Monday, December 19, 2011
Review: "Mission: Impossible -- Ghost Protocol"
"Mission: Impossible -- Ghost Protocol" marks the end of the road for Tom Cruise -- or a new beginning.
Cruise, whose star persona is so associated with youthful vitality, will turn 50 next summer. He's blessed to be aging in the Cary Grant mold -- the harder planes and few cracks that have appeared in his features only seem to accentuate his rugged handsomeness, and his physique resembles an Olympic gymnast's.
A star for 30 years now, Cruise has grown older in a way that is much more detrimental to his career than any physical signs: audiences have grown tired of him.
Whether it's the couch jumping, leaving one beautiful wife for another, proselytizing his religion or some other off-putting aspect of his personal life, people have largely been turned off by Cruise. Fair or not, we want to believe the person we see onscreen is a reflection of real life.
Certainly, Cruise has not experienced a precipitous drop in the quality of movies he's been making. He made a hilarious turn into comedy with a supporting role in "Tropic Thunder," and then made the overly sturdy but effective World War II drama, "Valkyrie."
His next film, "Knight and Day," was most instructive. It was a fun, breezy, largely tongue-in-cheek action/romance in which he got to poke fun at his action hero image while wooing Cameron Diaz. Even though it showcased all of his best attributes as a movie star, it was a huge flop domestically -- though it cleaned up overseas; his enduring appeal on foreign shores is a cautionary to those eager to write the epitaph on his career.
If the third film in the "Mission: Impossible" series bombs, too, then I think it will be time for the tombstone engravers to get out their chisels. It's easily the best of the series, filled with extravagant international locations and fantastical action set-pieces, at least two of which are genuinely jaw-dropping.
(Programming note: seeing the film in IMAX is well worth the ticket up-sell, even more so because there's no distracting 3-D.)
The scene where super spy Ethan Hunt scales the tallest building in the world, using only a pair of magnetic gloves (which soon prove sketchy), is likely to induce acrophobia in those who don't already have it. (I do, and was left squirmy.) A fight with the villain in a huge robot-controlled parking garage comes in a close second.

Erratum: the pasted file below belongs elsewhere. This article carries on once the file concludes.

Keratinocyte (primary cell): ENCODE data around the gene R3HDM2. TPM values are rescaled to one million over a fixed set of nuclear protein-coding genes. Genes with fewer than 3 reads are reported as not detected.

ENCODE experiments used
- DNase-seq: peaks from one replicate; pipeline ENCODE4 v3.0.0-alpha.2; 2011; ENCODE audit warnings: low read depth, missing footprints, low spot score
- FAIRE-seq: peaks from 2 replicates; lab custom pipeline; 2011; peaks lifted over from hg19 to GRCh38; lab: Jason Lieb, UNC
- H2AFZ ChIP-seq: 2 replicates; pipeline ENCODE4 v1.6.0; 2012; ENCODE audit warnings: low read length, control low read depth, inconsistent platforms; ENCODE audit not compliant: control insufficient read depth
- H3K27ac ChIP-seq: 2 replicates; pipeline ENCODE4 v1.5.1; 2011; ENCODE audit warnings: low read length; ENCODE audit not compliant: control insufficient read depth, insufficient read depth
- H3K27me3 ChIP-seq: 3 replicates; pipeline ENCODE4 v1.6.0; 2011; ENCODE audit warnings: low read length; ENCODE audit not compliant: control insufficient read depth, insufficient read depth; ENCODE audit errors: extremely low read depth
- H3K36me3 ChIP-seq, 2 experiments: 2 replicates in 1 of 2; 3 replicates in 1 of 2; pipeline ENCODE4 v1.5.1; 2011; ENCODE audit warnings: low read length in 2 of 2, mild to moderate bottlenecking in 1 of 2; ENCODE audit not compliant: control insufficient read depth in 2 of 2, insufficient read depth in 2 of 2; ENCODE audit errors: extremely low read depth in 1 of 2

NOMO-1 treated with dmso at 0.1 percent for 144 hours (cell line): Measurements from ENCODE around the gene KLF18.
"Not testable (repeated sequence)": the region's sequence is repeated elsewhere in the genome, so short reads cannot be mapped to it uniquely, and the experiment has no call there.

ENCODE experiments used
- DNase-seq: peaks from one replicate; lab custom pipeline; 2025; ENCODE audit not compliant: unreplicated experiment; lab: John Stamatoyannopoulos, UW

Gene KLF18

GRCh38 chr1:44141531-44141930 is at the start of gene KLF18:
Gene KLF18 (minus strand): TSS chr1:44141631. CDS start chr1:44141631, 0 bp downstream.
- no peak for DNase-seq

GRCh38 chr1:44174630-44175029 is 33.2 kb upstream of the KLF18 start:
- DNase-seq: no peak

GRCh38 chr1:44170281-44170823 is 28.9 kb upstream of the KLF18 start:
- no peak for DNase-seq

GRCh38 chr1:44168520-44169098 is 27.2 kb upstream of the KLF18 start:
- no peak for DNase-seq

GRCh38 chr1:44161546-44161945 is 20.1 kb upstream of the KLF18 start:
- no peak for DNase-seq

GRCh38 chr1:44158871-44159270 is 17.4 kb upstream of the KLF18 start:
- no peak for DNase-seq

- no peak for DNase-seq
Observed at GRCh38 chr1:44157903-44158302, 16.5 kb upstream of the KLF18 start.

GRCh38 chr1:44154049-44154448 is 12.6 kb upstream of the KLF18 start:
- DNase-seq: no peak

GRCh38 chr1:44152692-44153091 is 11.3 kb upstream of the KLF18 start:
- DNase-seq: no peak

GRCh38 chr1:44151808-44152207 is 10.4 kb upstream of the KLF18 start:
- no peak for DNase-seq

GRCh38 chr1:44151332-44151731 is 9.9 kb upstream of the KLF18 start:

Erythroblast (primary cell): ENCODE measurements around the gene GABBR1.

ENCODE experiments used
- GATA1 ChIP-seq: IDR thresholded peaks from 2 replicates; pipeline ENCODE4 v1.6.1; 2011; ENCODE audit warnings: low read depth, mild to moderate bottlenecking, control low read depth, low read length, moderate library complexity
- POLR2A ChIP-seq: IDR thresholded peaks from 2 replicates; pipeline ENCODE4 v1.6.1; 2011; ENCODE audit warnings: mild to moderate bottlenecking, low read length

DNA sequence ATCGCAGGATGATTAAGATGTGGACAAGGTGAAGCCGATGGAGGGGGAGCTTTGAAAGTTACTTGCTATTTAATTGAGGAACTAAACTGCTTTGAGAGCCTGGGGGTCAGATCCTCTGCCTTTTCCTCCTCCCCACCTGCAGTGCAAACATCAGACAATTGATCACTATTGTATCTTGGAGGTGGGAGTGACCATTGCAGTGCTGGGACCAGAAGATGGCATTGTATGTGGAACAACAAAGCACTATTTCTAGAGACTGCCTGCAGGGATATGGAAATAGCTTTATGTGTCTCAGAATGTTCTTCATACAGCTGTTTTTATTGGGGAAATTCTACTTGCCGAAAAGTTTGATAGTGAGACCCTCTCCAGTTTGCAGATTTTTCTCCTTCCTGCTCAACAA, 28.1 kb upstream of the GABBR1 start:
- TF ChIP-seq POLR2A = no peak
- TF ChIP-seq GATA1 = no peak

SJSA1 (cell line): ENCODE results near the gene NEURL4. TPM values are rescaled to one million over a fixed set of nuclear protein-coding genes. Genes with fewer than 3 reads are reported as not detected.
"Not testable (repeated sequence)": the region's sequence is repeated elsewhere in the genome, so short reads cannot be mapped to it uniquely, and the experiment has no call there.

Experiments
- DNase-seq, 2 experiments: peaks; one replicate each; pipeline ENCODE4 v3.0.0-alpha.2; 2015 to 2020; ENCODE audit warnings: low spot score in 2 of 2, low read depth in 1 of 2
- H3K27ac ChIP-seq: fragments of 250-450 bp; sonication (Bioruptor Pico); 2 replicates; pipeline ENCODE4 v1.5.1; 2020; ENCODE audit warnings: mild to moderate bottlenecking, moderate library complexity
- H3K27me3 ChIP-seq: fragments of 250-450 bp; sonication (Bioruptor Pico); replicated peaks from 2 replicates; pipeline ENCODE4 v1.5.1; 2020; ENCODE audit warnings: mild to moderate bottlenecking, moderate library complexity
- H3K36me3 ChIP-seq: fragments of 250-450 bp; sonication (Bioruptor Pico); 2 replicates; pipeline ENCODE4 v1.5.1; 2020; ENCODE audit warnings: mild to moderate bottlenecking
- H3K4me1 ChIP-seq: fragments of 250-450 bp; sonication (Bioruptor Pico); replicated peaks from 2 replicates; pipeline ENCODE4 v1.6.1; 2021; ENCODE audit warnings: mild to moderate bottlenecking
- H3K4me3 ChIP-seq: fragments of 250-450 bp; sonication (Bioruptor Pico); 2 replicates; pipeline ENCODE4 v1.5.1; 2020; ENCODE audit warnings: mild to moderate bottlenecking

The big question surrounding "Ghost Protocol," other than its star's fate, was whether animation wizard Brad Bird ("The Incredibles") could prove as adept at staging live action. Short answer: hellyeah.
Unlike so many directors whose action scenes are muddled and confusing, Bird is crisp and economical with his direction, showing the audience just enough to thrill without bombarding us with imagery and special effects.
The plot is ... as unrelated to the success of the movie as other "Mission" movies. The super-secret government agency Hunt works for, IMF, is disbanded when an explosion at the Kremlin is staged to look like a covert American attack. Hunt and a small band of outliers are left to stop a nuclear extremist (Michael Nyqvist) who wants to blow up the world.
It's all just an excuse to set up high-tension scenarios and let them play out, usually with a bang.
Screenwriters Josh Appelbaum and André Nemec bring the clever, too, especially one terrific bit where the team attempts to intervene in a sale of nuclear secrets between two sets of bad guys simultaneously, without tipping either one off.
Jeremy Renner joins the franchise as Brandt, a former field hand with regrets, and Paula Patton is a hit as Jane Carter, a fiery agent who has something personal in the game. Simon Pegg returns as Benji, the chirpy, nerdy tech whiz who's moved out from behind a computer terminal at HQ to get into the action.
"Mission: Impossible -- Ghost Protocol" is a top-notch spy thriller, but its biggest mystery is whether audiences have gotten over enough of their Tom Cruise phobia to plunk down for a ticket. From my end, here's hoping.
3.5 stars out of four